“Sadly miscarriages are very common, especially in the first trimester of pregnancy. So statistics are off on this, because not everyone reports when they have a miscarriage, so we don’t necessarily have accurate numbers, but some stats indicate that 30 and up to 50% of pregnancies are lost. Now very often when a pregnancy is lost, it’s because there was some abnormality in the developing embryo and it was never intended to become a baby. So you can imagine the miracle involved in bringing a sperm and an egg together and making another human being and a lot can go wrong with that. Now a lot can go right. And it is truly a miracle when things go right. But if things start to go wrong early on, then that pregnancy just won’t continue. Now that doesn’t mean that it’s not a significant event if you’re having or have had a miscarriage and it is a loss for you.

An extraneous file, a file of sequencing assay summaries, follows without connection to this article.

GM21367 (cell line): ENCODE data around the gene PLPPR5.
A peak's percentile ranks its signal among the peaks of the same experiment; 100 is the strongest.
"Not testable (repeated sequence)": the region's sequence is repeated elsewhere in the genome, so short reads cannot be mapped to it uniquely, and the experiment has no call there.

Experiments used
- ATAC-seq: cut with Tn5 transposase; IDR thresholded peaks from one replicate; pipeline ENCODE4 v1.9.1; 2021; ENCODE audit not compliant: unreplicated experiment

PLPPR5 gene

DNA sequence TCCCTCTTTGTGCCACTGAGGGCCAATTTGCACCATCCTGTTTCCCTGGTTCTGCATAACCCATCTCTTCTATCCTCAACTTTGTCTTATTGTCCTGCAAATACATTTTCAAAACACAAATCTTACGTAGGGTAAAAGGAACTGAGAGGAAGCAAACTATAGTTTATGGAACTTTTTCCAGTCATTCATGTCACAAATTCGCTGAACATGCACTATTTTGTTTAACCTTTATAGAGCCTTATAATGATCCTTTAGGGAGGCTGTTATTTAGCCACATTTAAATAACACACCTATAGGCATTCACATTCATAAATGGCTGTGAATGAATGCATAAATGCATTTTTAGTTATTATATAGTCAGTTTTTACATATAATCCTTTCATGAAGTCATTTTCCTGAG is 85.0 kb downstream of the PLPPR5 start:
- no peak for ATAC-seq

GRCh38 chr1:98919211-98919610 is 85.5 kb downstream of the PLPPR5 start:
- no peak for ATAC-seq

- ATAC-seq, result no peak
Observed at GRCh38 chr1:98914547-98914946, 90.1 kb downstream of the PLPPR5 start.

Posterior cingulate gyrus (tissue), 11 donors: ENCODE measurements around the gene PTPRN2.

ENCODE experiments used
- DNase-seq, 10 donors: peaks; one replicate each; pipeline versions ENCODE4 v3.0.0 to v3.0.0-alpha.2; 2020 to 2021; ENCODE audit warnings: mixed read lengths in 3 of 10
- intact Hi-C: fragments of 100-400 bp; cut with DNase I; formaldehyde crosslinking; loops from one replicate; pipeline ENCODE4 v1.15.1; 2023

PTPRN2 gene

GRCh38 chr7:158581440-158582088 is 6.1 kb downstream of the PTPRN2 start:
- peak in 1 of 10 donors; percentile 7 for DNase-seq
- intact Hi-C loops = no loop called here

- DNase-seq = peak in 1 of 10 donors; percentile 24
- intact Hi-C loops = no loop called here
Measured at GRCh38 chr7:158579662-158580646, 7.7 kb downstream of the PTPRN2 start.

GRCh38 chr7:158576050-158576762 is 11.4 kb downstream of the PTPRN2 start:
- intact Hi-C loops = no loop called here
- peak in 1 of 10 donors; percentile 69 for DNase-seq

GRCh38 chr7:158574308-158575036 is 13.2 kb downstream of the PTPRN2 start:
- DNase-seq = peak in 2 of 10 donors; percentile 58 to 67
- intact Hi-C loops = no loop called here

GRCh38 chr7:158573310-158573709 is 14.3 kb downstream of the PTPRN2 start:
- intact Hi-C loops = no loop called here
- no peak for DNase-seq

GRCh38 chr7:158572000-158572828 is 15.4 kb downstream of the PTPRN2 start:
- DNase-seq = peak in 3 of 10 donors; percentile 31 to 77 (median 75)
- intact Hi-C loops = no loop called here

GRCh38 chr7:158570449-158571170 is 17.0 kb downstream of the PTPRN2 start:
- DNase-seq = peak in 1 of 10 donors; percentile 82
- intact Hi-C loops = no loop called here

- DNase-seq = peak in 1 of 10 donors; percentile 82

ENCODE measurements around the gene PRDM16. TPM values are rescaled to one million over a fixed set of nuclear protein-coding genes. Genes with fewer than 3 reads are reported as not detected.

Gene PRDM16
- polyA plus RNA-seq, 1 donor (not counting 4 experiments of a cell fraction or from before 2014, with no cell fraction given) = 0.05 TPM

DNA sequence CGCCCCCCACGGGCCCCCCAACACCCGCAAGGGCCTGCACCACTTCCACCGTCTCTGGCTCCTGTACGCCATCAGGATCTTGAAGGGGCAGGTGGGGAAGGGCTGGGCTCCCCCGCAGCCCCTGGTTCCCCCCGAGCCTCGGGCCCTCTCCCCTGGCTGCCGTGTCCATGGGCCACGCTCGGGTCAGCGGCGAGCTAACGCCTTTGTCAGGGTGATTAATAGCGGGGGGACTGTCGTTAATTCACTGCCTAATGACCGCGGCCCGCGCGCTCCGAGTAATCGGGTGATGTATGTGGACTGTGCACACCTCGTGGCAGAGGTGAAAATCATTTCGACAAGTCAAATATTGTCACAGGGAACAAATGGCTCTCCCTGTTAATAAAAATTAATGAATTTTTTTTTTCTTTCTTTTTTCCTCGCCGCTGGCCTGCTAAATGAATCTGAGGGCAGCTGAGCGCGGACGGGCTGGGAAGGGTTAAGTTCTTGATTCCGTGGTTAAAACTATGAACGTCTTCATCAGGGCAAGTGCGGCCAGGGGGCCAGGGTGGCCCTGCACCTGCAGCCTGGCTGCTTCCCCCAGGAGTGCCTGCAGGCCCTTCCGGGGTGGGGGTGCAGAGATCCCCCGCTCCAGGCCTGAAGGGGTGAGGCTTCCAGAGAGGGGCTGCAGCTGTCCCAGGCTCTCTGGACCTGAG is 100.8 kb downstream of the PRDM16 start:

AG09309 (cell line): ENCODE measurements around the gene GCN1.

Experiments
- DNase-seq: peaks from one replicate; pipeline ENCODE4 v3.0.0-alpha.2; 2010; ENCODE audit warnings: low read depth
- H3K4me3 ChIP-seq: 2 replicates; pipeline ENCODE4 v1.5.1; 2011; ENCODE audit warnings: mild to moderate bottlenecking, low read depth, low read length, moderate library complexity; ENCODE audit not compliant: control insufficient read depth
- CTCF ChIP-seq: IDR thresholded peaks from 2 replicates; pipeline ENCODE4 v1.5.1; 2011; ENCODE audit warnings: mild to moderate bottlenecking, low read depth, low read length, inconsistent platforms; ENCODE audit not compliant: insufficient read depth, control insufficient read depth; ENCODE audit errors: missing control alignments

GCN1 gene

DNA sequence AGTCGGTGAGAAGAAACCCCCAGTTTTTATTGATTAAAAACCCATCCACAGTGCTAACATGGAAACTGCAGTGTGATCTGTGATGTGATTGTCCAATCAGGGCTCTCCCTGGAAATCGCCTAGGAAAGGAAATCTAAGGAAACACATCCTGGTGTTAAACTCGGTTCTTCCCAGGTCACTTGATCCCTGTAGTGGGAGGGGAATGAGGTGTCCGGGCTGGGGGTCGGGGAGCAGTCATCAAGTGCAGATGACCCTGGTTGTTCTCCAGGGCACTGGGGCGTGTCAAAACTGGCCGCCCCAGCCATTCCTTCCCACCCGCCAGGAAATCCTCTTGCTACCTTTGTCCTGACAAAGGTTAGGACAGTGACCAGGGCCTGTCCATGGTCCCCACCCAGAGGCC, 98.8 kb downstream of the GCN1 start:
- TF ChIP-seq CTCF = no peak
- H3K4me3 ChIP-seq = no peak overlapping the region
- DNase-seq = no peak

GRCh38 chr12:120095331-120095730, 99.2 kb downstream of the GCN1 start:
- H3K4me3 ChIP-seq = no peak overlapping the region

And just because it’s a common experience, doesn’t mean that you’re not going through the phases of grieving, and you’re not having a lot of sadness associated with all of the hopes and the dreams that you had for that pregnancy and for that baby. So I want to be both reassuring that miscarriages are common and losing a pregnancy doesn’t mean you can’t get pregnant again. In fact, it’s good news that everything worked right in order for you to get pregnant. And so use that information and be reassured by that. And I also, on the other hand, want to acknowledge the pain and the loss and the grief that goes along with having had a miscarriage and making sure that, you know, to reach out to your partner, to your healthcare provider, to your friends, and to really try to give yourself the space and the time that you need to heal from that significant loss in your life.”